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Tea tower lowered

12 Oct 2017

Tea tower lowered Image

By Chelsea Cucinotta

The developer of a controversial development proposal next to Southbank’s historic Tea House building has submitted an amended application for a 25-storey tower.

The City of Melbourne received a planning permit application from developer RJ International (Aust) Pty Ltd on September 27 for the site adjoining the heritage listed Robur Tea House at 28-34 Clarendon St.

While the 1887 Tea House itself is listed on the Victorian Heritage Register, its southern lift shaft is not, and would be removed if this development were to proceed.

Having originally submitted plans to the Minister for Planning Richard Wynne for a 39-storey hotel, as reported by Southbank Local News in May, the developer’s reduced proposal now falls to the City of Melbourne as the responsible planning authority.

The original $105 million development would have included 38 residencies on upper levels and 312 hotel rooms on the first 23 floors, in addition to ground floor space.

According to a City of Melbourne spokesperson, the most recent amendments include “reducing the height of the proposed hotel building to 86 metres”. The application has scrapped the 38 residential apartments and now proposes 317 hotel rooms.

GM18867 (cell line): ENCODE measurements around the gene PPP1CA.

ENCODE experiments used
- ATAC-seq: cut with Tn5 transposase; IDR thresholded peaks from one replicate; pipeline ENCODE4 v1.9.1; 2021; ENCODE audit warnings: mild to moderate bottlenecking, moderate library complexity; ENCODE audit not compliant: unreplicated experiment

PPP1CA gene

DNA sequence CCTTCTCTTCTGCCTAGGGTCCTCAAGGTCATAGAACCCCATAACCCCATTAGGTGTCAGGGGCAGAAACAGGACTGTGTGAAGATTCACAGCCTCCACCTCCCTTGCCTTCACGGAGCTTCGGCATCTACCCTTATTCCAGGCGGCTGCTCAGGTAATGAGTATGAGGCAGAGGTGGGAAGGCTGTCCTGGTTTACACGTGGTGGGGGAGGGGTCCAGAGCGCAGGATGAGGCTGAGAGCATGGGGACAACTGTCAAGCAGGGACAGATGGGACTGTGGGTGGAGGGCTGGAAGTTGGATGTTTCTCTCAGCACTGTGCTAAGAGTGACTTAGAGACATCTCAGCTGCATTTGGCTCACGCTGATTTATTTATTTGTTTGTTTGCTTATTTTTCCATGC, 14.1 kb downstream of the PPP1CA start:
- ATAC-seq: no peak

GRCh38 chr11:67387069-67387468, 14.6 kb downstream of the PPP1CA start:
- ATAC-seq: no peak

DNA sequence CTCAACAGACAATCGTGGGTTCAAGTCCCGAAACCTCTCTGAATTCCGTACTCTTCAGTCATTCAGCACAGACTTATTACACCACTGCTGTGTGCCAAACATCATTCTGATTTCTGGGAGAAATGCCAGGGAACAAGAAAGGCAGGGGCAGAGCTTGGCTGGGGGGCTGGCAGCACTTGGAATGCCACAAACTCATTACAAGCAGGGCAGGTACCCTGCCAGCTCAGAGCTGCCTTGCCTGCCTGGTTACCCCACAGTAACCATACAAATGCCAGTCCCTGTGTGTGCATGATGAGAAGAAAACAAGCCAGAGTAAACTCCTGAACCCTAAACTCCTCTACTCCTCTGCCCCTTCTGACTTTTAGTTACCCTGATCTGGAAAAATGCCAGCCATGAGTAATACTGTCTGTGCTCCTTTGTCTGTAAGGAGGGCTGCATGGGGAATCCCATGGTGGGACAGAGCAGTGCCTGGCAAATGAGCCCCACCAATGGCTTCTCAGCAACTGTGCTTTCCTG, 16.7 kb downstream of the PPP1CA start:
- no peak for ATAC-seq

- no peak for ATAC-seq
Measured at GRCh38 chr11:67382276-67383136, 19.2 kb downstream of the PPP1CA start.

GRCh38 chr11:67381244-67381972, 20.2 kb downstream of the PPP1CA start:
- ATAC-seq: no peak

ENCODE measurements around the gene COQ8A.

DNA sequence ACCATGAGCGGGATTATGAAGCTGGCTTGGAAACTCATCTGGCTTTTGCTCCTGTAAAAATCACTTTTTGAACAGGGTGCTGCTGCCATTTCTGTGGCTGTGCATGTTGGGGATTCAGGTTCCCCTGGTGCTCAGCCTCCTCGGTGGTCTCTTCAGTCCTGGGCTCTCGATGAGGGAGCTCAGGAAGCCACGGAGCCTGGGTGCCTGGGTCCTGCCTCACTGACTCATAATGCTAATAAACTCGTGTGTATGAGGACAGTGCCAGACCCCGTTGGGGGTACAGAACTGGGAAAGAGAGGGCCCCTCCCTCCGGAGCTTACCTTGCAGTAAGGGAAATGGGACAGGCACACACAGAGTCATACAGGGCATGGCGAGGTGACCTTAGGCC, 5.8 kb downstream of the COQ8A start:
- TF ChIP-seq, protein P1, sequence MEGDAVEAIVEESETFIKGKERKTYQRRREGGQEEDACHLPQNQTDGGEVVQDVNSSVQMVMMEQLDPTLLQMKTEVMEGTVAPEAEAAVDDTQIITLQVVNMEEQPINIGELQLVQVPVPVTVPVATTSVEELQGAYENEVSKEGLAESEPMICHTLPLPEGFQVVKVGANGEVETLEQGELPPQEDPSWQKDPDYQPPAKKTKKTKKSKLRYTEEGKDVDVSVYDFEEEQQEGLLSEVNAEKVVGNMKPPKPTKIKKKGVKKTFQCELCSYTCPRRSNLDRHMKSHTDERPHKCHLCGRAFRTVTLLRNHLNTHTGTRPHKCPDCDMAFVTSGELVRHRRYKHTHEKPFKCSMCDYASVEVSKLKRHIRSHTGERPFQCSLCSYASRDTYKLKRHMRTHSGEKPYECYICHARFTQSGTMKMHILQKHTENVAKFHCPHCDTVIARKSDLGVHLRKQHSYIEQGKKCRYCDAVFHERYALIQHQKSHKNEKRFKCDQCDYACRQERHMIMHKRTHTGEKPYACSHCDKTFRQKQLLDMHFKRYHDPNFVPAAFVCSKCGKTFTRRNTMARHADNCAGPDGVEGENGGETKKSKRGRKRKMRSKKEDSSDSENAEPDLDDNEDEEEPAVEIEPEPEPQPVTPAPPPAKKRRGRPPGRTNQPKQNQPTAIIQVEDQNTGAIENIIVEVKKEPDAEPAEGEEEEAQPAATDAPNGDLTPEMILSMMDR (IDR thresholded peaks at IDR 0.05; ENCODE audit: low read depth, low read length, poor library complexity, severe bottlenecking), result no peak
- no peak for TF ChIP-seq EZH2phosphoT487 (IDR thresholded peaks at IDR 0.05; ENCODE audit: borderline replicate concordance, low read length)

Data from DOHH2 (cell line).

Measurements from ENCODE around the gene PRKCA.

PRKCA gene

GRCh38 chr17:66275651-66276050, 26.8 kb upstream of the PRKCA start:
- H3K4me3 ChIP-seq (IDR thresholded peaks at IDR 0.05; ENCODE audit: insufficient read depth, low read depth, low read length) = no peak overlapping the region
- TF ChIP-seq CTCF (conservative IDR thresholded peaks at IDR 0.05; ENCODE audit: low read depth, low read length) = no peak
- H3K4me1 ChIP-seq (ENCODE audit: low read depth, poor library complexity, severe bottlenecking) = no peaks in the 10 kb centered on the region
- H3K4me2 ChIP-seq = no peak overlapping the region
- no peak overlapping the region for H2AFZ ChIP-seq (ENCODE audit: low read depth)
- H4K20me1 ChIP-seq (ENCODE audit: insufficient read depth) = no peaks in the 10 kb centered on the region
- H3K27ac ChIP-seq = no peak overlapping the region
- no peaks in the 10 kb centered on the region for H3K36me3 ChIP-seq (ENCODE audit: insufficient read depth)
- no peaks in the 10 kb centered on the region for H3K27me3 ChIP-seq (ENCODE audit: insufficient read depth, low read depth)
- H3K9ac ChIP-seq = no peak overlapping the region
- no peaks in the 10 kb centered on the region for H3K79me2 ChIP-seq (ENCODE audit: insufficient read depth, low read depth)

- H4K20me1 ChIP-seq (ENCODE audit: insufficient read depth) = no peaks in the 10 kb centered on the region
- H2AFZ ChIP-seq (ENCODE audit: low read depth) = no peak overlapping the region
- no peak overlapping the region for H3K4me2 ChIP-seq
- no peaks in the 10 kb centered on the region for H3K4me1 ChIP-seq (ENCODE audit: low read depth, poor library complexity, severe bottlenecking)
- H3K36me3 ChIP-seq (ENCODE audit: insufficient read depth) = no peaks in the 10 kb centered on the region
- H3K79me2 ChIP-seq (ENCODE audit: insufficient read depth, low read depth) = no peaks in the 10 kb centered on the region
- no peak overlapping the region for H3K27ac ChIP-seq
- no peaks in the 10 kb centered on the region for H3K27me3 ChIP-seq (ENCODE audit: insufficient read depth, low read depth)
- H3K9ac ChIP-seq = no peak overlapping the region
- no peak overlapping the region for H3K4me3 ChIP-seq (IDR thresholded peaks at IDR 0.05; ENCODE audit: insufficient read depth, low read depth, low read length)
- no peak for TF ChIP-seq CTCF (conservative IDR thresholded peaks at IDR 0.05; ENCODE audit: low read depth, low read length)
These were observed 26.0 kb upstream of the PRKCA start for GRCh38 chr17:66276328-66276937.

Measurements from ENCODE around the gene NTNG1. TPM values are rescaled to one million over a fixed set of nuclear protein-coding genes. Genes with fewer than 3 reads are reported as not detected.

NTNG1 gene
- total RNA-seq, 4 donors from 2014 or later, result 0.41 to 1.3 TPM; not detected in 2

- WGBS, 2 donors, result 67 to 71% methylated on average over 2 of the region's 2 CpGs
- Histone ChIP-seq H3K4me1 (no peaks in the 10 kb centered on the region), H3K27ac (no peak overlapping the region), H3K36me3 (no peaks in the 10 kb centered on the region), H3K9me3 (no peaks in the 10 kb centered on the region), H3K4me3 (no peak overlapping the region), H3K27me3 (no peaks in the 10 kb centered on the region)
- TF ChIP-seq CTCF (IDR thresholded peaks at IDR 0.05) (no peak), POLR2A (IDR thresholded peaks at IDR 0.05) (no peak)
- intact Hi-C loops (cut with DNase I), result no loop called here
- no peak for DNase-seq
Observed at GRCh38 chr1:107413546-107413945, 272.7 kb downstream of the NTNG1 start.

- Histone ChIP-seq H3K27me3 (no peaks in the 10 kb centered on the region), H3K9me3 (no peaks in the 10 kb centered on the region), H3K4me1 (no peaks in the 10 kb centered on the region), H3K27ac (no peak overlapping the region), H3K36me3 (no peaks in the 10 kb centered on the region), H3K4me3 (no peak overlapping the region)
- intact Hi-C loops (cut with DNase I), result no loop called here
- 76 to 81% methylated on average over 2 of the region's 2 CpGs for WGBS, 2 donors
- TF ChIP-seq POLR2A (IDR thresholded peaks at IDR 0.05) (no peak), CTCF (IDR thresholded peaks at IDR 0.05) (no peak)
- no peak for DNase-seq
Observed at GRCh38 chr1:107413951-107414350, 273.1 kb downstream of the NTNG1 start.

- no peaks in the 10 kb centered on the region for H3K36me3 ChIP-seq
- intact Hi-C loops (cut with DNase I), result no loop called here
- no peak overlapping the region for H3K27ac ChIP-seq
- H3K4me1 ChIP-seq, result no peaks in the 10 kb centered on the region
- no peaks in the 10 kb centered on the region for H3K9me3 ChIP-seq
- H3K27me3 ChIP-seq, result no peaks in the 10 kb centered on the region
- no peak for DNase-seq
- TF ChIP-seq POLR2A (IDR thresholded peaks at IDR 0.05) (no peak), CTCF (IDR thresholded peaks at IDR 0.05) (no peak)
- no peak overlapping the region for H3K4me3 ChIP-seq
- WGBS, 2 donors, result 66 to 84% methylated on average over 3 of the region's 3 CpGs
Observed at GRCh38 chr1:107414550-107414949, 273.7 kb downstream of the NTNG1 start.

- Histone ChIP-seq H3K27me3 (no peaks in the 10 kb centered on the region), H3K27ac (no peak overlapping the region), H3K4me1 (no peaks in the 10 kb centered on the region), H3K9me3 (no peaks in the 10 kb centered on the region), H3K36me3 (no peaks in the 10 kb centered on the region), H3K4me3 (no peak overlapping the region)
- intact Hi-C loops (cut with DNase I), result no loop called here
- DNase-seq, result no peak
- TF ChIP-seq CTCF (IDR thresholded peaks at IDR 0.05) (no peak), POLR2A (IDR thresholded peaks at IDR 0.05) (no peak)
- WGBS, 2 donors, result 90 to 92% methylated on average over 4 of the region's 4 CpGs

Despite the reduction, local residents still believe that the new development will dominate the Tea House.

Southbank Residents’ Association president Tony Penna said the reduction in height would “hardly make a difference”.

“It will still be larger than the Tea House and therefore dominate the built form. While we welcome any reduction, this is still about preserving the heritage character of the Tea House and this reduction does not achieve that,” he said.

“We have very little heritage remaining in Southbank and what we do have needs to be protected.”

Melbourne Heritage Action (MHA) president Tristan Davies said: “We are concerned that even with this reduction the development will still overshadow the Tea House and obscure its southern facade, it might be a better compromise though.”

 

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